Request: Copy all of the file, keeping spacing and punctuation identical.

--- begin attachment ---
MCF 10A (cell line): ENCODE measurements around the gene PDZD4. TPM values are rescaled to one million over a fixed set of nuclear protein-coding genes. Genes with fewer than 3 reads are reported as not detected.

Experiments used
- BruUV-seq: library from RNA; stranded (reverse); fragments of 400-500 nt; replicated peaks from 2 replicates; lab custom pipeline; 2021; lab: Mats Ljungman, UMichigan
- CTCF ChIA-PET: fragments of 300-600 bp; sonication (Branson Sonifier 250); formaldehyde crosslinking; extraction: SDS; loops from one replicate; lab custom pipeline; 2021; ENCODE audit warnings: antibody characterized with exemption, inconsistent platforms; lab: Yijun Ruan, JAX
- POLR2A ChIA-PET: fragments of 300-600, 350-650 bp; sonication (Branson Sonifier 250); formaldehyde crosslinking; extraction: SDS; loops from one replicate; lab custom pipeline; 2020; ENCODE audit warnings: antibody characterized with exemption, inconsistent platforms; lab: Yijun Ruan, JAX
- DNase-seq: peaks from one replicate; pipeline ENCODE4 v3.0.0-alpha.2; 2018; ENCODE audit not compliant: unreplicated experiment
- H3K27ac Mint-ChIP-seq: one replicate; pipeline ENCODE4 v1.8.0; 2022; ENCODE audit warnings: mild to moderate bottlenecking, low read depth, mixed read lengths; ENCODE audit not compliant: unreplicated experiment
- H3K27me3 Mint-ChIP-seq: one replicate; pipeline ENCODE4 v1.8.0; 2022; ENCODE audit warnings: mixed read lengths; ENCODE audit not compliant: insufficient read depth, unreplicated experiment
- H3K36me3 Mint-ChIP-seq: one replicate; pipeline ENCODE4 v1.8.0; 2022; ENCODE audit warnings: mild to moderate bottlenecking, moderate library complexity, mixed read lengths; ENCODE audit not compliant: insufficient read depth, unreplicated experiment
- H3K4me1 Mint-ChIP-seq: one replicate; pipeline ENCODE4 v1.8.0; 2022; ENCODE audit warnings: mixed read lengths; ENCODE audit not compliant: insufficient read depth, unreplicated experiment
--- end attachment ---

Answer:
MCF 10A (cell line): ENCODE measurements around the gene PDZD4. TPM values are rescaled to one million over a fixed set of nuclear protein-coding genes. Genes with fewer than 3 reads are reported as not detected.

Experiments used
- BruUV-seq: library from RNA; stranded (reverse); fragments of 400-500 nt; replicated peaks from 2 replicates; lab custom pipeline; 2021; lab: Mats Ljungman, UMichigan
- CTCF ChIA-PET: fragments of 300-600 bp; sonication (Branson Sonifier 250); formaldehyde crosslinking; extraction: SDS; loops from one replicate; lab custom pipeline; 2021; ENCODE audit warnings: antibody characterized with exemption, inconsistent platforms; lab: Yijun Ruan, JAX
- POLR2A ChIA-PET: fragments of 300-600, 350-650 bp; sonication (Branson Sonifier 250); formaldehyde crosslinking; extraction: SDS; loops from one replicate; lab custom pipeline; 2020; ENCODE audit warnings: antibody characterized with exemption, inconsistent platforms; lab: Yijun Ruan, JAX
- DNase-seq: peaks from one replicate; pipeline ENCODE4 v3.0.0-alpha.2; 2018; ENCODE audit not compliant: unreplicated experiment
- H3K27ac Mint-ChIP-seq: one replicate; pipeline ENCODE4 v1.8.0; 2022; ENCODE audit warnings: mild to moderate bottlenecking, low read depth, mixed read lengths; ENCODE audit not compliant: unreplicated experiment
- H3K27me3 Mint-ChIP-seq: one replicate; pipeline ENCODE4 v1.8.0; 2022; ENCODE audit warnings: mixed read lengths; ENCODE audit not compliant: insufficient read depth, unreplicated experiment
- H3K36me3 Mint-ChIP-seq: one replicate; pipeline ENCODE4 v1.8.0; 2022; ENCODE audit warnings: mild to moderate bottlenecking, moderate library complexity, mixed read lengths; ENCODE audit not compliant: insufficient read depth, unreplicated experiment
- H3K4me1 Mint-ChIP-seq: one replicate; pipeline ENCODE4 v1.8.0; 2022; ENCODE audit warnings: mixed read lengths; ENCODE audit not compliant: insufficient read depth, unreplicated experiment